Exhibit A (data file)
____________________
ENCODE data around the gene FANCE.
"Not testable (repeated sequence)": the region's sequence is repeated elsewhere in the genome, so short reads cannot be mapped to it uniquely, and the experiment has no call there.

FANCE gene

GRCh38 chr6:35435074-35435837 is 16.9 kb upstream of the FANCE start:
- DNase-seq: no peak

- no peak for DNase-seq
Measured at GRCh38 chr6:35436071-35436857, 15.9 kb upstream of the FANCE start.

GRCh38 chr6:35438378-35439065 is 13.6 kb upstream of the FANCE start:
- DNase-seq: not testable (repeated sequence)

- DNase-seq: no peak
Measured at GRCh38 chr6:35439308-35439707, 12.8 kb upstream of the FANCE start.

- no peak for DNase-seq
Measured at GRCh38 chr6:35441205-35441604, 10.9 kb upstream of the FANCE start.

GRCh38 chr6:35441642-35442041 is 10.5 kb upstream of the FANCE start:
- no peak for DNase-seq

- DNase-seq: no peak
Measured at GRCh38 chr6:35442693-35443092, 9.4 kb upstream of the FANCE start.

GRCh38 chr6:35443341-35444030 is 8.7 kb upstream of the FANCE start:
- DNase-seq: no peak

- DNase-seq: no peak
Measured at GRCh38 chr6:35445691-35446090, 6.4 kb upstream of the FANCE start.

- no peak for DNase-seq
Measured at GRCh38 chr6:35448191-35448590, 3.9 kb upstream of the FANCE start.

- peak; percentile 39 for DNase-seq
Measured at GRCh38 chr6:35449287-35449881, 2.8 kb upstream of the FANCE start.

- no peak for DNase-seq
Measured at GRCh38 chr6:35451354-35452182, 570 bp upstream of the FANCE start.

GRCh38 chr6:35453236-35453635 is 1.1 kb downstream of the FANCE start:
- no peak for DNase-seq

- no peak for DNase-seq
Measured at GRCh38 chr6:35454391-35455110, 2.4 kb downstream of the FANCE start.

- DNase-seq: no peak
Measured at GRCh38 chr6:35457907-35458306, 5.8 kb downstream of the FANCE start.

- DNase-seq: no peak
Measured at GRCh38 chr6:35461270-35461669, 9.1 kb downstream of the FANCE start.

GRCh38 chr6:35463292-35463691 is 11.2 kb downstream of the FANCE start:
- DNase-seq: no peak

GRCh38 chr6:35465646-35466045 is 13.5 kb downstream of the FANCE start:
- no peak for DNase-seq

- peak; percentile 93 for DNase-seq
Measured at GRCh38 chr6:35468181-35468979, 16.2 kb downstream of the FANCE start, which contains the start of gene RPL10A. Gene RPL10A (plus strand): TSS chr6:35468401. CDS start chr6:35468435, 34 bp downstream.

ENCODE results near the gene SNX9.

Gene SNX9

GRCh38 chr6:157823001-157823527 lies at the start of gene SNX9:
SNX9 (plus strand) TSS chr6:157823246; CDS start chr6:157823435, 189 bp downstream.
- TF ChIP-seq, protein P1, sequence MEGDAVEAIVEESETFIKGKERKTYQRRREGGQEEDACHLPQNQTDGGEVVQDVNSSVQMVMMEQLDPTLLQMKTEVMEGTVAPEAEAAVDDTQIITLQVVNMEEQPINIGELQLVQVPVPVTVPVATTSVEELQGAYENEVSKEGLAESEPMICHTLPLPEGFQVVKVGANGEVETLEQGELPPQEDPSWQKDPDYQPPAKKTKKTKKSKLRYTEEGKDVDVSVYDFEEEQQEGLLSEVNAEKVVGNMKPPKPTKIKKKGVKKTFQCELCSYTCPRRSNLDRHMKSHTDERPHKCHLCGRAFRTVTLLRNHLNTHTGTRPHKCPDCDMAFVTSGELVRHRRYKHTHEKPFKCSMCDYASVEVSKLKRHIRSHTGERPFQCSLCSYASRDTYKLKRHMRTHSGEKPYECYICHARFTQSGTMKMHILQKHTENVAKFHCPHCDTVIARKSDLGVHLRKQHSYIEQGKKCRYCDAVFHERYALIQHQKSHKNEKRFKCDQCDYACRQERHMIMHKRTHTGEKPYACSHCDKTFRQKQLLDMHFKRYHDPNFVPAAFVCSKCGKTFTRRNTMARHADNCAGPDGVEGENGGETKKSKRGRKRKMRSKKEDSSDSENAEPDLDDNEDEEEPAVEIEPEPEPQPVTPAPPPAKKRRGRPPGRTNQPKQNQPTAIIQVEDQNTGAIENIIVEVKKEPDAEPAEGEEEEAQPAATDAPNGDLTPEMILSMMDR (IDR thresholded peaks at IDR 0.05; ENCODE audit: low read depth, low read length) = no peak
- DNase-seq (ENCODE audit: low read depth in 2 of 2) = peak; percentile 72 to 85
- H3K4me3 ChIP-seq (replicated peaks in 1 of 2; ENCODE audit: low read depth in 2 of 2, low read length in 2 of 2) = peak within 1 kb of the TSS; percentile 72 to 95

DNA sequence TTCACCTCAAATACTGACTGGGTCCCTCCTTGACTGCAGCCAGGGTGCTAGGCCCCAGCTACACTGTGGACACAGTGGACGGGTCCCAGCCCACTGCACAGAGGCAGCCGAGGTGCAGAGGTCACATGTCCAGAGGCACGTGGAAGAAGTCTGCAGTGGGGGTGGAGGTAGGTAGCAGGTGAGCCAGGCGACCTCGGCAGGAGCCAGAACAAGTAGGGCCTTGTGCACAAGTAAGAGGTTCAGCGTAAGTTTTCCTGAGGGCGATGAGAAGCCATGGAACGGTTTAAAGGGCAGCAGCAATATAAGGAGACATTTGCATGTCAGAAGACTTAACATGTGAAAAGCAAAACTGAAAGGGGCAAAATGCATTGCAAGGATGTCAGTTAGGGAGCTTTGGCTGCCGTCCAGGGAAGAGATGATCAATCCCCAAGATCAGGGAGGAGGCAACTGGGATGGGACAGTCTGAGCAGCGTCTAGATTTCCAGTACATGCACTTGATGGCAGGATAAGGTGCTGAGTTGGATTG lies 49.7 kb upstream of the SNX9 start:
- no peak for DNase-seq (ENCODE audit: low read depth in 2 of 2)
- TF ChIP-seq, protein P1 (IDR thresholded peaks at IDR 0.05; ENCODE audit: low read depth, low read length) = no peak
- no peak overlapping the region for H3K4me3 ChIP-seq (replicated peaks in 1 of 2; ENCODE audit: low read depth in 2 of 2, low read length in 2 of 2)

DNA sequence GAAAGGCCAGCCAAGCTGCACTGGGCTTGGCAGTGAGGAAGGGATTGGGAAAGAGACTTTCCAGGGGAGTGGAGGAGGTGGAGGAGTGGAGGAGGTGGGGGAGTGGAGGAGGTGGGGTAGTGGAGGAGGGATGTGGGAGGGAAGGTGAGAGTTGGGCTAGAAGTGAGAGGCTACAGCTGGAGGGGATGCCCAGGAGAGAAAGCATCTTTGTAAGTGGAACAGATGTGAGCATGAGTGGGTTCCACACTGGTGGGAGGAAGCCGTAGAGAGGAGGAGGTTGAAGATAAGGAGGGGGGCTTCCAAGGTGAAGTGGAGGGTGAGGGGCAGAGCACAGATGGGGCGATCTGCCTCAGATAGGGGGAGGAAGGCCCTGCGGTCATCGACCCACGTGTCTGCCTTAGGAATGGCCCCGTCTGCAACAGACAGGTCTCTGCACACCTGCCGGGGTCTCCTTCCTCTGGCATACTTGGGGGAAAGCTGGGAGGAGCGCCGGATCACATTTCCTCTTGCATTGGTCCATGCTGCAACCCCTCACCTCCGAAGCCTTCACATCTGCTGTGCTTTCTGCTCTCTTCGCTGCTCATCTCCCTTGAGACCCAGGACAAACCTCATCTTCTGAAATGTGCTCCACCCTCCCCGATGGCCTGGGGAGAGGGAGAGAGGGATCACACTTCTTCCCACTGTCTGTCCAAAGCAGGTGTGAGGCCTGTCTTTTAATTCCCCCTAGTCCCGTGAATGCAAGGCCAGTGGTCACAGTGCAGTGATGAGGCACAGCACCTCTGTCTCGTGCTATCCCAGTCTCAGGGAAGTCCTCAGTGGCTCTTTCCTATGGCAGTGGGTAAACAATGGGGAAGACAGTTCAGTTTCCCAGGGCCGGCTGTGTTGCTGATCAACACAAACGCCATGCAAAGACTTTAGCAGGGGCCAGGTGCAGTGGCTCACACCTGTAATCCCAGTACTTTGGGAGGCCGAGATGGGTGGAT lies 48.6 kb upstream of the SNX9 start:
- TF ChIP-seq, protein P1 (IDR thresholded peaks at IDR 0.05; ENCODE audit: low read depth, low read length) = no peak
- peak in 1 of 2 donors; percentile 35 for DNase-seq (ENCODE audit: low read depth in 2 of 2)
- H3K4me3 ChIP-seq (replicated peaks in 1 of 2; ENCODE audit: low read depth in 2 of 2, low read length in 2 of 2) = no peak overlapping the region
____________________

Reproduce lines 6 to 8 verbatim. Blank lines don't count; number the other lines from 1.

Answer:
- no peak for DNase-seq
Measured at GRCh38 chr6:35436071-35436857, 15.9 kb upstream of the FANCE start.

GRCh38 chr6:35438378-35439065 is 13.6 kb upstream of the FANCE start: